Fired for a Facebook Post?

Fahrenheit Marketing in Design

For a few years now, it’s been common practice among employers to check out the social media profiles of potential hires before they’re brought into the company. But can a boss fire a current employee for things they say on the internet?

According to the National Labor Relations Board: sometimes.

The NLRB has made it illegal for companies to adopt broad social media policies that discourage workers from exercising their right to communicate with one another for the aim of improving wages, benefits or working conditions.

A case in New York demonstrates how the ruling could be applied. At Hispanics United of Buffalo, a non-profit social services provider, one of the caseworkers threatened to complain to her boss that the other caseworkers weren’t working hard enough. Another worker posted a Facebook status asking, “My fellow co-workers, how do you feel?” Four other caseworkers responded to the post in angry, sometimes expletive-ridden comments.

All five employees were fired from the organization for harassing a co-worker. However, in a 3-1 decision, the labor board decided that caseworkers had been unlawfully terminated. The posts, said the board, were the sorts of “concerted activity” for “mutual aid” protected by the National Labor Relations Act of 1935.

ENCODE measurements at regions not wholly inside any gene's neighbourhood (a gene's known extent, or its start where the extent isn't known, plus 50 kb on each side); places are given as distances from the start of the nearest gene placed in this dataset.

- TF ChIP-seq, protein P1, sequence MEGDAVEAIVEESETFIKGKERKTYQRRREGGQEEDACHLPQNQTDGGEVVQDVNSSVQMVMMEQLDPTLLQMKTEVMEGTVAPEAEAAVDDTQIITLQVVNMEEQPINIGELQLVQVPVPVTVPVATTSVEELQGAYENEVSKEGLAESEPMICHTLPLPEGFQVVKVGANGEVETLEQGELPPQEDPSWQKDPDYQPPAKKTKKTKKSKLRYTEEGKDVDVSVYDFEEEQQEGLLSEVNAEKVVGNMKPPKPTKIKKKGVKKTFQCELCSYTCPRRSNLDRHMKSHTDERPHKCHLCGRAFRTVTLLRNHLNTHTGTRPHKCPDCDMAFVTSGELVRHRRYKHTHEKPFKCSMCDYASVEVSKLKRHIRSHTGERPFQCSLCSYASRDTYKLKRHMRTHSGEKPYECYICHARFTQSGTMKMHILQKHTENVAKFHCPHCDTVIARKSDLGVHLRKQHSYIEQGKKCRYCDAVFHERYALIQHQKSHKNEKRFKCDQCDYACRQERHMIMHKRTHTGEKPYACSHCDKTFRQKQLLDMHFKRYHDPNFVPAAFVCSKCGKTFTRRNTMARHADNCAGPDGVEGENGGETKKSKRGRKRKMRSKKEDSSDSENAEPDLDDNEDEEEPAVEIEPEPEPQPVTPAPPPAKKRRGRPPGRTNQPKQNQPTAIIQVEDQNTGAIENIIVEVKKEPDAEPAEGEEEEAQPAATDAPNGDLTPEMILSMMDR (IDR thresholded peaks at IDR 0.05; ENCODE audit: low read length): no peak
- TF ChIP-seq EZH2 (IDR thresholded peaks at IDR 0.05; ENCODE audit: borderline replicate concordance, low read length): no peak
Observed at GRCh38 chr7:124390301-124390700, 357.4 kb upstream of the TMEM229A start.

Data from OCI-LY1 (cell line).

In other cases, however, the board was not quite so forgiving.

Frustrated by a slow evening for news, a police reporter for the Arizona Daily Star tweeted several comments, including “What?!?!?! No overnight homicide. … You’re slacking, Tucson.” He was subsequently fired from the newspaper. The NLRB found his dismissal legal because the comments were offensive and not about working conditions.

The rulings have been criticized by some who say the NLRB is trying to apply progressive era policies to 21st century realities, and sometimes not very successfully. The labor board counters, however, that social media has become the new ‘water cooler’ of the workplace and that the board is protecting employees’ right to complain about working conditions just like it did in the heyday of the unions.

In the end, the lesson most of us can take from the controversy is that it’s worth your while to be careful on social media. Nothing is private on Facebook or Twitter and what you say online can come back to haunt you.

So the next time you tweet about being bored at work, take a moment to consider the following questions. Is your boredom a legally-protected coercion with other workers about improving wages, benefits or working conditions? Or is it time-stamped proof that you’re a lazy worker (and dumb enough to let your boss know)?

To learn more about the new social media rulings, check out Steven Greenhouse’s excellent New York Times article.

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